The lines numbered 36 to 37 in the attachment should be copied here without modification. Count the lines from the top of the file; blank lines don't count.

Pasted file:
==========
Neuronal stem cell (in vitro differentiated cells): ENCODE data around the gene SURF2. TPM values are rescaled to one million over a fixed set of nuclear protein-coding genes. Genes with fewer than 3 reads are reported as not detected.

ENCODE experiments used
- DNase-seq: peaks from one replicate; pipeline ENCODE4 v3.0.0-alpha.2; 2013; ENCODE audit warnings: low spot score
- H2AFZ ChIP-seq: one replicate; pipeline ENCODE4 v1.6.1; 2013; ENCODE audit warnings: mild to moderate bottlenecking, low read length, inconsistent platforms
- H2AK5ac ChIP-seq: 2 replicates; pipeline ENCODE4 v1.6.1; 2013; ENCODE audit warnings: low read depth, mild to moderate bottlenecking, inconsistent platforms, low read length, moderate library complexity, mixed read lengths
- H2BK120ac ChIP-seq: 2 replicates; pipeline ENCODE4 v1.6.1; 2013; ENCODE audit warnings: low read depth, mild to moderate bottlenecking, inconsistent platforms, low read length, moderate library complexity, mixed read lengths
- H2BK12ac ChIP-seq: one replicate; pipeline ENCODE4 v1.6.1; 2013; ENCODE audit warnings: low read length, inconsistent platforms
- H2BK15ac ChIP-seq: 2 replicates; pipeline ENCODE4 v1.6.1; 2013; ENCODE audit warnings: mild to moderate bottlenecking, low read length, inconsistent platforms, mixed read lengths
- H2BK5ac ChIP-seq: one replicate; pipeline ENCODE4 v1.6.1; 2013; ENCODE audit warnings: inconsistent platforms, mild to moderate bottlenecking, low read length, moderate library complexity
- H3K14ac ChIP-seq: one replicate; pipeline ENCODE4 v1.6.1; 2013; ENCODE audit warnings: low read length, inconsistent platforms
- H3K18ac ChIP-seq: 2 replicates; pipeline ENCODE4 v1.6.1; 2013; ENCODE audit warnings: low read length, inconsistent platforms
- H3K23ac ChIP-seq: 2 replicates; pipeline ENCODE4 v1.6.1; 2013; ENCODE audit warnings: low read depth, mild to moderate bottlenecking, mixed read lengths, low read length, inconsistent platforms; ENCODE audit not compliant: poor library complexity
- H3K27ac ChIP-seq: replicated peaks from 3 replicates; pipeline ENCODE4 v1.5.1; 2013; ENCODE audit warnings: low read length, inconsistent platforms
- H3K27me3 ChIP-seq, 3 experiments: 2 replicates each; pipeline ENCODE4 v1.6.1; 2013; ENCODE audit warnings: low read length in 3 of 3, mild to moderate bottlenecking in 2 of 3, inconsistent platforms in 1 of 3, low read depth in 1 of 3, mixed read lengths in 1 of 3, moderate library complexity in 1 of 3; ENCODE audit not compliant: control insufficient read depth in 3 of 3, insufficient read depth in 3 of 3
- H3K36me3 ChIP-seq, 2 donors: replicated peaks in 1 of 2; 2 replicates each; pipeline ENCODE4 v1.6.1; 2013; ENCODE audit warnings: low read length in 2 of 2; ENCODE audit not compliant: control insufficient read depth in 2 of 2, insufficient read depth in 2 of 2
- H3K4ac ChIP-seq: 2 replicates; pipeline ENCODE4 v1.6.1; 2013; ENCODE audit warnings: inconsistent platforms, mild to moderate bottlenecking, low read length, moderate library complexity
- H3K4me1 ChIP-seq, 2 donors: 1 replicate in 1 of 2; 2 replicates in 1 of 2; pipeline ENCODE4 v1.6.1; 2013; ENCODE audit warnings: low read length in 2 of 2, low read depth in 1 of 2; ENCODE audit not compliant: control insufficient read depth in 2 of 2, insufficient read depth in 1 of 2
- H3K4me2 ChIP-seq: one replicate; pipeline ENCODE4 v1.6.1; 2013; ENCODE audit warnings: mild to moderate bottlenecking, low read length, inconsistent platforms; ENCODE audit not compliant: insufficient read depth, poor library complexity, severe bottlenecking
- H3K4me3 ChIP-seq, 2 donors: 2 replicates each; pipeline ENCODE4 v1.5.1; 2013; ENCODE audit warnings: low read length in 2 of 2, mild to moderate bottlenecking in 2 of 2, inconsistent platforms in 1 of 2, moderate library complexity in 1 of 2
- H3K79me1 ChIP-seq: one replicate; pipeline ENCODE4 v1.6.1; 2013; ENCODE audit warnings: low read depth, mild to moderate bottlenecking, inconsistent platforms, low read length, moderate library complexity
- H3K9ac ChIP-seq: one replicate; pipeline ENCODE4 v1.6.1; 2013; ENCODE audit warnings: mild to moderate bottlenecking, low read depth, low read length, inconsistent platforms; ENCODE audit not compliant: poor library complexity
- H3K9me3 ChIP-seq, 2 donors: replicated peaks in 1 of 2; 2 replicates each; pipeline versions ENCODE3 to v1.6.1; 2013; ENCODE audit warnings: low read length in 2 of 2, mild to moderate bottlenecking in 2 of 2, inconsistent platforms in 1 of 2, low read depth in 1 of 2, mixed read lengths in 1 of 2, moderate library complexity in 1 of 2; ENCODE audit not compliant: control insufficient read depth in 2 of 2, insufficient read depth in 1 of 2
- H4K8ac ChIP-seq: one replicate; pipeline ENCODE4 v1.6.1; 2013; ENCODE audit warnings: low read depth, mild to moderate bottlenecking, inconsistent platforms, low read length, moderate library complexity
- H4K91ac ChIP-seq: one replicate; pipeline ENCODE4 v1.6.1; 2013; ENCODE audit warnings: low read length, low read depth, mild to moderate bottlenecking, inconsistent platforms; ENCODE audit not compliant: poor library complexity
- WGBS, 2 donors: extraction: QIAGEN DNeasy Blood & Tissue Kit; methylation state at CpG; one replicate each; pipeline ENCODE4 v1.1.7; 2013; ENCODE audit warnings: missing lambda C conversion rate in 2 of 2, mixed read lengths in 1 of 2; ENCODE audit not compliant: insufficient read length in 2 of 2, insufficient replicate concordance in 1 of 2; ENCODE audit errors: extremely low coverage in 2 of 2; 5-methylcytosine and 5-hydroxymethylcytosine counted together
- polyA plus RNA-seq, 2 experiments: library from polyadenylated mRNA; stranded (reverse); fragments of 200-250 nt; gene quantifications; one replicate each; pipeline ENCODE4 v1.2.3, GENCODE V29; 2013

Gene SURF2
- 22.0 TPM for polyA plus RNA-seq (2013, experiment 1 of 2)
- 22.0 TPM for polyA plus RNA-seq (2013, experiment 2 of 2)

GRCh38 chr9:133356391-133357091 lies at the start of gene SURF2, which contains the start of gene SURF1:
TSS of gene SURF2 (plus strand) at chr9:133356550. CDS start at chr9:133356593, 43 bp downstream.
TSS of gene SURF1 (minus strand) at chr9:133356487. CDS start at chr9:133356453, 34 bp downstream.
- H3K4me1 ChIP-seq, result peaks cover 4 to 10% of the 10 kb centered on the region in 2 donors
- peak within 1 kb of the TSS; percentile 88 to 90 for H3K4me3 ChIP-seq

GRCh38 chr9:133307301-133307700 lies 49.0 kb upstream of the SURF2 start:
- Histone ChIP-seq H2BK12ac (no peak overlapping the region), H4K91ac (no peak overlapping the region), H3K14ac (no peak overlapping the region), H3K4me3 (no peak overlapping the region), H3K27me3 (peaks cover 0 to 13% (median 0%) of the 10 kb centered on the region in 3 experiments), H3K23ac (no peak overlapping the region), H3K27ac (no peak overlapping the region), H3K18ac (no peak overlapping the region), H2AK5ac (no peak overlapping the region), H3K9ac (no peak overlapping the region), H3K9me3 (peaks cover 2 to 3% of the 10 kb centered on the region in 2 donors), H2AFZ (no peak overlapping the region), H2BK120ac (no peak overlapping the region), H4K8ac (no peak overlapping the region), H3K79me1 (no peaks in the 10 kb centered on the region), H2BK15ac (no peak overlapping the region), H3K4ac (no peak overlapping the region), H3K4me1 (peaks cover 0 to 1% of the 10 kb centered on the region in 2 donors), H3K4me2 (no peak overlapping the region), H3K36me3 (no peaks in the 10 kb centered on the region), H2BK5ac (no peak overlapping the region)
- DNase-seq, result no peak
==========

- Histone ChIP-seq H2BK12ac (no peak overlapping the region), H4K91ac (no peak overlapping the region), H3K14ac (no peak overlapping the region), H3K4me3 (no peak overlapping the region), H3K27me3 (peaks cover 0 to 13% (median 0%) of the 10 kb centered on the region in 3 experiments), H3K23ac (no peak overlapping the region), H3K27ac (no peak overlapping the region), H3K18ac (no peak overlapping the region), H2AK5ac (no peak overlapping the region), H3K9ac (no peak overlapping the region), H3K9me3 (peaks cover 2 to 3% of the 10 kb centered on the region in 2 donors), H2AFZ (no peak overlapping the region), H2BK120ac (no peak overlapping the region), H4K8ac (no peak overlapping the region), H3K79me1 (no peaks in the 10 kb centered on the region), H2BK15ac (no peak overlapping the region), H3K4ac (no peak overlapping the region), H3K4me1 (peaks cover 0 to 1% of the 10 kb centered on the region in 2 donors), H3K4me2 (no peak overlapping the region), H3K36me3 (no peaks in the 10 kb centered on the region), H2BK5ac (no peak overlapping the region)
- DNase-seq, result no peak